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How Thad Seymour led a college back to its academic roots

Nearly eight years ago Thaddeus Seymour, then president of Wabash College in Indiana, decided ``it was time for one more job.'' He had two choices, he says: seeking out ``an established place in the Northeast'' (he'd already spent 15 years previously at Dartmouth as a professor and dean) or ``an opportunity.''

He found the latter at little Rollins College in Winter Park, Fla. And he's never looked back. With acceptance of Rollins's presidency, Dr. Seymour, a congenial giant of a man, left behind the North's subzero weather and its often intensely competitive academic environment. But he brought with him something often thought to be native to colder climes -- a deep belief in the value of a traditional liberal arts education.

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For Rollins, that commitment has meant something of a return to the school's roots. The college was founded 100 years ago last November, which makes it this state's oldest institution of higher learning. Its original mission was to bring the virtues of a New England education to the wilds of Florida.

What Seymour has accomplished in his eight years here is ``pretty remarkable,'' according to John Phillips, president of the National Association of Independent Colleges and Universities. ``He's gone against the trends.'' When others have been willing to say, ``whatever people want, let's provide it,'' Seymour has never veered from his purpose -- the establishment, as Dr. Phillips puts it, of ``a high-quality liberal arts institution in a place that's associated in the public's mind with Disney World and fun in the sun.''

Rollins, under Seymour, may provide ``important lessons for all of American education,'' says Dr. Phillips. The first step taken by the college's new president on his arrival here was the appointment in 1979 of a planning committee of faculty, alumni, staff, and students. Its job: to reassess nearly every facet of the school. What resulted was a hefty, 500-page blueprint for change at Rollins -- change much to its president's liking.

Seymour mentions, with obvious satisfaction, the abandonment of Rollins's undergraduate business major. The winning argument, he recalls, was that ``if you're going to be a liberal arts college, you've got to be a liberal arts college!'' A business major, which five years ago attracted one-third of the students here, was out. The same for a communications major, another popular choice among students. Instead, the school revived its dormant classics department, complete with an endowed chair funded through a National Endowment for the Humanities grant. And as a final heartfelt bow to tradition, Rollins diplomas are once again written in Latin.

Business wasn't dropped altogether, though. Rather, it was concentrated in a graduate school of business, accredited last year by the American Assembly of Collegiate Schools of Business. And it remains available to undergrads as a minor.

There was some initial controversy over these moves, but in the long run ``applications are up, and quality is up,'' says Seymour. For the last two years Rollins has had about 1,800 applicants for a freshman class of 390. Two-thirds of its students come from out of state.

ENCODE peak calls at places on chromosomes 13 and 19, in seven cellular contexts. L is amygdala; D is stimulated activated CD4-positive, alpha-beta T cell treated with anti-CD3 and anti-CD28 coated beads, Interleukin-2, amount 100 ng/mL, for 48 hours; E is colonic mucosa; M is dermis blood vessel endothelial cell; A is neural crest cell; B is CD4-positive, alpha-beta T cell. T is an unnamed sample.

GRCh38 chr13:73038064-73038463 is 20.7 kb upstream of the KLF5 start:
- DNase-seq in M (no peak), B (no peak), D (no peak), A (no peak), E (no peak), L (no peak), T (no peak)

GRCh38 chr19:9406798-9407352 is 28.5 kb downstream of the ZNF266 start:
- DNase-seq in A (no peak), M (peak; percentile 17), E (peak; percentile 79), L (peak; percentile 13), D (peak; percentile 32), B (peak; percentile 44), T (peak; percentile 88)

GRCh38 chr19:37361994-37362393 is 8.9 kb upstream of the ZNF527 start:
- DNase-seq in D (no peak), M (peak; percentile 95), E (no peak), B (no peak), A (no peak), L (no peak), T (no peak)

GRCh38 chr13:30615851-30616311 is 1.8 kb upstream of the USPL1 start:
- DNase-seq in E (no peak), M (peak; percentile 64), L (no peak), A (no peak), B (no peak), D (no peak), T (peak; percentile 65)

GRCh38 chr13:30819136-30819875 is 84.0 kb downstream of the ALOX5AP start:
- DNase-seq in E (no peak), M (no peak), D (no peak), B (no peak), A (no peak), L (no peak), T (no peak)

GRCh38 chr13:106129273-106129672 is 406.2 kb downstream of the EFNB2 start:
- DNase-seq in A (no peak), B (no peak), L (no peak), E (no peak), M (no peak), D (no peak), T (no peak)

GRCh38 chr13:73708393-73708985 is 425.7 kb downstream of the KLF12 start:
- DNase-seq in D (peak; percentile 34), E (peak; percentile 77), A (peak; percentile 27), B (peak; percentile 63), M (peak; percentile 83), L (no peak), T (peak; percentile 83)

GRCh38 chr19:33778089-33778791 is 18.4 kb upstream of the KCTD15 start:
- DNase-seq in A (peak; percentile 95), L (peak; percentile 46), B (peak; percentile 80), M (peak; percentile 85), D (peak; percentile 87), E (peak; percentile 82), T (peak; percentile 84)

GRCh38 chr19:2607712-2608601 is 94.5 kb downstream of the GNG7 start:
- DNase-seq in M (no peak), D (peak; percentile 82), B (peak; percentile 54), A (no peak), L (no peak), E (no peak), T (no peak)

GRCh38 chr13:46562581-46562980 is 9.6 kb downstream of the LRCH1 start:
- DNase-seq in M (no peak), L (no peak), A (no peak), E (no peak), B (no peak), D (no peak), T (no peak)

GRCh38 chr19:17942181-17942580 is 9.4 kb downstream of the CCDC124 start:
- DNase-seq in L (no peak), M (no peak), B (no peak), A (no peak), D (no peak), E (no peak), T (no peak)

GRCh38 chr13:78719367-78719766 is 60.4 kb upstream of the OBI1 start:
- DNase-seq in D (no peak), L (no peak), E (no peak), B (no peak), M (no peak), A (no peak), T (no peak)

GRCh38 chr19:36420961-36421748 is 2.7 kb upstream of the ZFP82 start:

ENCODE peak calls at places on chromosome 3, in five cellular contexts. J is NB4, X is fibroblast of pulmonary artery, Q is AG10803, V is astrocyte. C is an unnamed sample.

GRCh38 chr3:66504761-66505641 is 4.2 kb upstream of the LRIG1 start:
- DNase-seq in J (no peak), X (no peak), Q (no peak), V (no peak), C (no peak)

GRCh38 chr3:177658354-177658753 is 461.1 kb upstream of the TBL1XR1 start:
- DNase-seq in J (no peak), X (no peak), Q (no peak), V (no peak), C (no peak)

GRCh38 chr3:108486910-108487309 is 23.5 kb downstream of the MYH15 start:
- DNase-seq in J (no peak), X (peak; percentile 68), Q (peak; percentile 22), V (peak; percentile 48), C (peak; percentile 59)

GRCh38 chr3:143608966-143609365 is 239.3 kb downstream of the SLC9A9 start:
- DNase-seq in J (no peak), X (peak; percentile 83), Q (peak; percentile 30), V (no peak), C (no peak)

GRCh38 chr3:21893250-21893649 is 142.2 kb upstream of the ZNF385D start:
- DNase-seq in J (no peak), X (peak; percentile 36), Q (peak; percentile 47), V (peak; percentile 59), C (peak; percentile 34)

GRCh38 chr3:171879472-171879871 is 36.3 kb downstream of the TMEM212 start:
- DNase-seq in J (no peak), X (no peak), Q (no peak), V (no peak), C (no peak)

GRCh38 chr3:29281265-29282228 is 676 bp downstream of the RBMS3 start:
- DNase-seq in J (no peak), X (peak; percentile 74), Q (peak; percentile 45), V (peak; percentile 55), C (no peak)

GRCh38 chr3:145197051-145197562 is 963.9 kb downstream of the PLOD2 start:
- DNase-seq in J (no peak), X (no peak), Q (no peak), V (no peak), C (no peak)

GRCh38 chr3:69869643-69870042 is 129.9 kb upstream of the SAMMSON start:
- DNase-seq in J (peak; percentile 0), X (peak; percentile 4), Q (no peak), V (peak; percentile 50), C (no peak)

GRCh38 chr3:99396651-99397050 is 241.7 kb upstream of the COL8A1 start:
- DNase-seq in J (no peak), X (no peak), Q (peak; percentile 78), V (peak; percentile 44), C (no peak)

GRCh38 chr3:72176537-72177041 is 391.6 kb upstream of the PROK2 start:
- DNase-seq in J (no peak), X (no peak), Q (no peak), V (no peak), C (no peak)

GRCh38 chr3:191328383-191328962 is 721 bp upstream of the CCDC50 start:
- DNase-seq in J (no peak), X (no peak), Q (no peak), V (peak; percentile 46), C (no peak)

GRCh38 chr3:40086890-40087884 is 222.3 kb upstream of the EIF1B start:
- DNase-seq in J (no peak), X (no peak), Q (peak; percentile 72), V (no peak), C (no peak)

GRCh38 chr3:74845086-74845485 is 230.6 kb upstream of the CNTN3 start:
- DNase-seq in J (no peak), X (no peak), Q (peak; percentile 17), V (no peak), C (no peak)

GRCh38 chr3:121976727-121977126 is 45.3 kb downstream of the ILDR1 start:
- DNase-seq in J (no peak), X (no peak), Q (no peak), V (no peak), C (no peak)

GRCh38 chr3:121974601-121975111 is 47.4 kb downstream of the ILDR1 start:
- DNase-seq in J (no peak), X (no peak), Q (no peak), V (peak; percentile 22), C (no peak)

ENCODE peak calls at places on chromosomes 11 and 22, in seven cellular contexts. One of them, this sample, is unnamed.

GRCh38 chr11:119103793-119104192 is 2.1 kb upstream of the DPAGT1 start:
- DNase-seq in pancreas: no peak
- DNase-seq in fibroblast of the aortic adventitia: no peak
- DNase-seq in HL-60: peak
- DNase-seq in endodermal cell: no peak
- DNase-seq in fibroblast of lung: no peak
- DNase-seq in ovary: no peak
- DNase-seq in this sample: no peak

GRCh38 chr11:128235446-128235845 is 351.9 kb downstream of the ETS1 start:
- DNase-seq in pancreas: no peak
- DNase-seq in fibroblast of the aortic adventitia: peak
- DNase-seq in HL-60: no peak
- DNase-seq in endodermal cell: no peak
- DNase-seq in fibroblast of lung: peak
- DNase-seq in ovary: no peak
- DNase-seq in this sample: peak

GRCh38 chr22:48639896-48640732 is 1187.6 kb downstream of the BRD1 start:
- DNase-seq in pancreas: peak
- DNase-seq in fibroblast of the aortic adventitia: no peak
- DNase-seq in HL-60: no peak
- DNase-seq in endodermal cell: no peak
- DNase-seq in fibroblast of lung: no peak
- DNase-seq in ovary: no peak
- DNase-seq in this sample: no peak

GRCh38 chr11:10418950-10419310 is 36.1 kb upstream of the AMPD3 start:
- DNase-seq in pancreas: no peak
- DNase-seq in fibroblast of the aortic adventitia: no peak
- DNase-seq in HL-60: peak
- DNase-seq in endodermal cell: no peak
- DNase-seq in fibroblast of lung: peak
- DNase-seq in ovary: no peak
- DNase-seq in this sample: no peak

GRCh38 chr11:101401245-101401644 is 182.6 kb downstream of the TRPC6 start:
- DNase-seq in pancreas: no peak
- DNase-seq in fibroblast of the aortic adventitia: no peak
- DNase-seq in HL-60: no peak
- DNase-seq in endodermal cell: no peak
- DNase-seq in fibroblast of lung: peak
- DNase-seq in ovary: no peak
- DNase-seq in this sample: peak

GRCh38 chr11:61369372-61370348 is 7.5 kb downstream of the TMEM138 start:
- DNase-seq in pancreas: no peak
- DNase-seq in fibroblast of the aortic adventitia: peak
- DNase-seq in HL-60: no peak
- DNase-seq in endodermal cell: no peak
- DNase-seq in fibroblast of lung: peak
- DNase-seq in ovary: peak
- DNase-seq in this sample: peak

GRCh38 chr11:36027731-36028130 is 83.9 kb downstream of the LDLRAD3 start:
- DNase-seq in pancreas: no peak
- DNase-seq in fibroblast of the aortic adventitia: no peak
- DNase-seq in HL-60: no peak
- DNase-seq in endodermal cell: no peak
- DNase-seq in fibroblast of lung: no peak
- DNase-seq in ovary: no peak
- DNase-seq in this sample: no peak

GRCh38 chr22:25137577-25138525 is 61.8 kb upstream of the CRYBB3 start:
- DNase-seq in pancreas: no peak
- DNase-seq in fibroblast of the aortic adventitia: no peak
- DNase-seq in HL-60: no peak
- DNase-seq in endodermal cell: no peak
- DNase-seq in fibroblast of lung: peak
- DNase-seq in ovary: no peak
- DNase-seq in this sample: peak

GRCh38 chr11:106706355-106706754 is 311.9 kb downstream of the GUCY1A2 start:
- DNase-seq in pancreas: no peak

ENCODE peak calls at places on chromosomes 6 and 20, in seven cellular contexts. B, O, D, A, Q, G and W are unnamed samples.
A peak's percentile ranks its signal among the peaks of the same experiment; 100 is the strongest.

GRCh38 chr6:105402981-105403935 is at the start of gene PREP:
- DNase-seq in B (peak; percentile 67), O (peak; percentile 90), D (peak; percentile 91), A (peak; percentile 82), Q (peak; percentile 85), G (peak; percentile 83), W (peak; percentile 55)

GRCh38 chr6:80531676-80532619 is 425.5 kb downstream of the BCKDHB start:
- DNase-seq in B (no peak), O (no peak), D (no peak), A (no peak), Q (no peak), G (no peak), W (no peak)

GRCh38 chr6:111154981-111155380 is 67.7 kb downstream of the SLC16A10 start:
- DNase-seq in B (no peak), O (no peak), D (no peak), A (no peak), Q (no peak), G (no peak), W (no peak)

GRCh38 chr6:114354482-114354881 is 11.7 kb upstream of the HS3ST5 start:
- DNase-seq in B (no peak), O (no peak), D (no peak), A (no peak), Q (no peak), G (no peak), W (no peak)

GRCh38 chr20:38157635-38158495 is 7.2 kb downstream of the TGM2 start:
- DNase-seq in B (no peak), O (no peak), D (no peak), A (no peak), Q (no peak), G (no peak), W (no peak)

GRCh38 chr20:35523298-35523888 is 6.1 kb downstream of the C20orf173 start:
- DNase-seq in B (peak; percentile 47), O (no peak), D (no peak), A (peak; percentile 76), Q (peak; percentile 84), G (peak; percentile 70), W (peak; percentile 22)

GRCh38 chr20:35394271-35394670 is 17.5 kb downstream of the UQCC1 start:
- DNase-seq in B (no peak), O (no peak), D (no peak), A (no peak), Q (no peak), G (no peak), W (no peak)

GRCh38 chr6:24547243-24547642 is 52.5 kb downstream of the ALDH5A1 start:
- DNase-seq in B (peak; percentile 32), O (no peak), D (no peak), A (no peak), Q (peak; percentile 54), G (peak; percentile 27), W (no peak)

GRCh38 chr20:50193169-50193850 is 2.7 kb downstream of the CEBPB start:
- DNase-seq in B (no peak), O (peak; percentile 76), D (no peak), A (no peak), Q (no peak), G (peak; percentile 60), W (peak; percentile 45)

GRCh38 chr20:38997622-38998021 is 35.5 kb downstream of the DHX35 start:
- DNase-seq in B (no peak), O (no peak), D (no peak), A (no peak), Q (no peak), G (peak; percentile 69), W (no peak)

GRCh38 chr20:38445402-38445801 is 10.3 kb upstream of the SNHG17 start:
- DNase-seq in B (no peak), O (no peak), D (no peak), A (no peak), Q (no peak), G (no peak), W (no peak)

``And our classics professor, John Heath, now has the most popular class on campus,'' the president adds. Dr. Heath came to Rollins 2 years ago with a doctorate from Stanford and prior teaching experience at the University of California, San Diego.

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The freshening of the faculty, in fact, was a major goal identified by the planning committee. To hasten that process, faculty salaries have been raised 80 percent in the last six years. Nearly half the college's 115 instructors arrived within the last five years.

``It's a beautiful time to recruit,'' beams Seymour. There's no shortage of job-hungry PhDs, and Rollins has gotten some good ones, says its helmsman. He mentions, for instance, political scientist Richard Foglesong, who recently migrated south from Amherst College in Massachusetts. Dr. Foglesong is author of a forthcoming Princeton University Press book, ``The Capitalist City,'' which is on the politics of growth in central Florida. Seymour terms the young professor ``a hot commodity.''

Another recruit the Rollins president is particularly proud of: college treasurer Jesse Morgan. ``Persuading Jesse to come over'' from Tulane University may be ``the best thing I've had a hand in here,'' says Seymour. Under Mr. Morgan's guidance, the school has eliminated operating deficits and overhauled its bill collection and investment procedures.

Also, the college's endowment has nearly doubled in the last six years, to around $20 million. And under Seymour's leadership, Rollins has won a number of substantial grants. Most notably, the Olin Foundation gave the school $4.7 million in 1982 for a fully equipped new library -- now a centerpiece of Rollins's well-shaded, Spanish-flavored architectural milieu.

With these financial advances, Rollins is much less dependent on tuition than in the past, says Seymour. Tuition here, though, has also gone up recently and now stands at a steep $10,967 a year. Forty-seven percent of the 1,350 undergraduates receive some kind of help through either government loans or private scholarships to meet that bill.

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